Oh dear.......when I worked in hospital we referred to the mortuary as "Rose Cottage"!
Comment by Aubrey on 4th September 2015 at 07:48
Nice one David.
Comment by Garry on 4th September 2015 at 08:06
Hall Lane in Hindley?? David....
or do we have to guess where it is??
Comment by Colin on 4th September 2015 at 09:05
Nice Shot David, Thats Hall Lane In Haigh, Down Leyland Mill Lane, Was Down There A Couple Weeks Ago.
Comment by david on 4th September 2015 at 09:23
Good picture! Do the Marshall brothers still have a farm off Hall lane?
Comment by MarieM on 4th September 2015 at 09:52
What a lovely house and photo, David.
Comment by irene roberts on 4th September 2015 at 11:29
It reminds me of the photos you used to get on boxes of chocolates in the 1950s/60s. Really lovely.
Comment by Garry on 4th September 2015 at 11:41
I think the farm off Hall Lane Hindley, belonged to the Farmworth family or used to do.
Which Hall Lane are we talking about?????
Comment by Alex on 4th September 2015 at 11:51
This is most probably a question for a builder, but here goes. Went did builders stop fitting wall supports to houses. I can see three at the front of the building, one just above the front door canopy. What has changed that they are no longer used today.
Nice house and photo.
Comment by nephro on 4th September 2015 at 12:57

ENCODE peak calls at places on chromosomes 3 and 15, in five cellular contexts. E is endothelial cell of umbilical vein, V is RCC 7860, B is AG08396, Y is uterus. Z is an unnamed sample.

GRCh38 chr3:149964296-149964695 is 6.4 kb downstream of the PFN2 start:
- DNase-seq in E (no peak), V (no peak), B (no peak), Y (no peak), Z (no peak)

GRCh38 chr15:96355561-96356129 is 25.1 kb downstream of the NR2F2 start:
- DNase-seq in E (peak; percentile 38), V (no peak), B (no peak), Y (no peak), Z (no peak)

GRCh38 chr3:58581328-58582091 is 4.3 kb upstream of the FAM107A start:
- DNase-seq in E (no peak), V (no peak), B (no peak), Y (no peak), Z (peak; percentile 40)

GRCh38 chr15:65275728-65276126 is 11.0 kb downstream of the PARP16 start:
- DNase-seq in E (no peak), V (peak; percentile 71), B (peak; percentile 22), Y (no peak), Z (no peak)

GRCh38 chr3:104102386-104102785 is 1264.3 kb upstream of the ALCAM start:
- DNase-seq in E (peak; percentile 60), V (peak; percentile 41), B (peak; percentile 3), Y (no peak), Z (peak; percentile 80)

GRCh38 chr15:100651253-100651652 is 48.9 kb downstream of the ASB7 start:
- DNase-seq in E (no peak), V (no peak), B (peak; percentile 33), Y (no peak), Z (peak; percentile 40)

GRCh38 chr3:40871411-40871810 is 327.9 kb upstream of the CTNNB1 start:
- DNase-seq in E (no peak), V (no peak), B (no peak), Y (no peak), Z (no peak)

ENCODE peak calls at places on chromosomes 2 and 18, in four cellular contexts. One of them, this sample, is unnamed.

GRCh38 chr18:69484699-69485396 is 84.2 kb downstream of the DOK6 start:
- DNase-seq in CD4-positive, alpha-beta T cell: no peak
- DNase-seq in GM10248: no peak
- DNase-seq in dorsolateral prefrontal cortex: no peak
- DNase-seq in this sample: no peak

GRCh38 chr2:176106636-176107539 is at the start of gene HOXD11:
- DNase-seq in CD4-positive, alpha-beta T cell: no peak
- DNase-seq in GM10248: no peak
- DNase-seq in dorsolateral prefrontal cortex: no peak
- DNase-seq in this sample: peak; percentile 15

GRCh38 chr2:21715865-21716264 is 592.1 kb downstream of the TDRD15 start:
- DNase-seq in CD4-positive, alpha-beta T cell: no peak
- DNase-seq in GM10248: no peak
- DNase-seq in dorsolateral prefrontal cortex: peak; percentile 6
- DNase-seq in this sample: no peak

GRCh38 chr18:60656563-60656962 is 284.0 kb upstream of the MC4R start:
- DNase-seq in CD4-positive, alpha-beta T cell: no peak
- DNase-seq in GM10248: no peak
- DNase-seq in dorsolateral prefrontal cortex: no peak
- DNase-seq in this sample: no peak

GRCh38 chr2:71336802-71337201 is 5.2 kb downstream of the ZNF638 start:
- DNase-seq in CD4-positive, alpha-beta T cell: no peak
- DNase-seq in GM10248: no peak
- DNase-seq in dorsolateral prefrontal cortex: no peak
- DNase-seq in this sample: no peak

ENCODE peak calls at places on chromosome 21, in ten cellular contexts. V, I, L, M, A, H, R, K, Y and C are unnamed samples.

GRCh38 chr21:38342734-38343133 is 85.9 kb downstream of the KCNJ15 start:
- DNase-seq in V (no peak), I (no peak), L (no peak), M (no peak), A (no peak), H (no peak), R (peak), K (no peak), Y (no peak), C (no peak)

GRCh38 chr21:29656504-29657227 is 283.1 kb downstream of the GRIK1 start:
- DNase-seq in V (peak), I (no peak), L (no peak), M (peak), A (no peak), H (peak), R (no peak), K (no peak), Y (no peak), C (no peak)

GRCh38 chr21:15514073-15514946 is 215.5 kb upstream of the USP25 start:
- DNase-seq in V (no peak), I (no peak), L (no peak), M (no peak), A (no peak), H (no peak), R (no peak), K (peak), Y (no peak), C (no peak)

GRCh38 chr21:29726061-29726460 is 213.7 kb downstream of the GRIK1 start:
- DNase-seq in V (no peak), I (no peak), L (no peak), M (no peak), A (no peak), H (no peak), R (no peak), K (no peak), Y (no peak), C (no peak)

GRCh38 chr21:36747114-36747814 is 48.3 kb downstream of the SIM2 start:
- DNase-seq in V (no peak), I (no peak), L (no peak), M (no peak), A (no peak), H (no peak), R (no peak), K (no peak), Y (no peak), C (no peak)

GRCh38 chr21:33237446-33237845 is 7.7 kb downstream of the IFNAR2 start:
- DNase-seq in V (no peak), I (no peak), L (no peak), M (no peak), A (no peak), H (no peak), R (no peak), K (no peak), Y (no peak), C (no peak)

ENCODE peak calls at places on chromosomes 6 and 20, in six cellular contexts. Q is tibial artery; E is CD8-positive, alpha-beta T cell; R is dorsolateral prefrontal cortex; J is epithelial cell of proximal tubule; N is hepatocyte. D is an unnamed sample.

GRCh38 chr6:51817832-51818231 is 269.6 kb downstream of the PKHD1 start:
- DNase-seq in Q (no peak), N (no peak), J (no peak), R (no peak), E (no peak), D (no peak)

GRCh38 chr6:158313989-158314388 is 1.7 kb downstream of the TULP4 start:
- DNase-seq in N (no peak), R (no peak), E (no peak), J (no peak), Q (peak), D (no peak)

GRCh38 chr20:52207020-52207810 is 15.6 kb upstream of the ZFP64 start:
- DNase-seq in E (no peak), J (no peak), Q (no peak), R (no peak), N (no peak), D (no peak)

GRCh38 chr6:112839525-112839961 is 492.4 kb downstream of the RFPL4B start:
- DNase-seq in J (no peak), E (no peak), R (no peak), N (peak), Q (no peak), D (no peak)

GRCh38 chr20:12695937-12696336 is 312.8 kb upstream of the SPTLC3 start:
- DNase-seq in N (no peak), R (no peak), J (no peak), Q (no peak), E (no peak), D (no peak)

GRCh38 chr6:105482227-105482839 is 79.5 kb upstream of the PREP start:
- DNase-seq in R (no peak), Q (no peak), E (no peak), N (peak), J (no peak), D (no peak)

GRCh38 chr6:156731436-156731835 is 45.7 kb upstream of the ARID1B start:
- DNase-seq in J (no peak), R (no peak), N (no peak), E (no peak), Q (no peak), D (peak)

The house supports as you call them are not built in on construction, they are put in after movement to hold the building together. Subsidence due to underground workings in the mines.
Comment by Cyril on 4th September 2015 at 14:04
Alan the morgue is still named Rose Cottage.
This house was owned by the Hampson's who ran the Malt Works and Potter's Herbal Supplies which was lower down, they lived in Haigh Cottage next door, Rose Cottage at the time was occupied by Peter Webster and his family, he was the foreman at the Malt Works.
Comment by Garry on 4th September 2015 at 15:14
nephro, Alex never said HOUSE supports, he said WALL supports, their is a difference.
Comment by Loz on 4th September 2015 at 15:56
Alex, you don't see the tie rods today because houses are built on concrete rafts in areas where subsidance has ceased or slowed down.
Comment by Pw on 4th September 2015 at 16:54
I have worked on old houses and these plates had tie rods up to 2 inches in diameter going though the buildings and they where not hidden .People used them to hang things on them.They were as said before to stop bulging walls caused by subsidence etc
Comment by david on 4th September 2015 at 17:17
Two brothers had the farm - one of their fields was on the right hand side, in the middle was a pathway leading to the Almshouses.
Comment by Garry on 4th September 2015 at 18:07
You used to see them on old terraced houses where their was no evidence of subsidence or pits.
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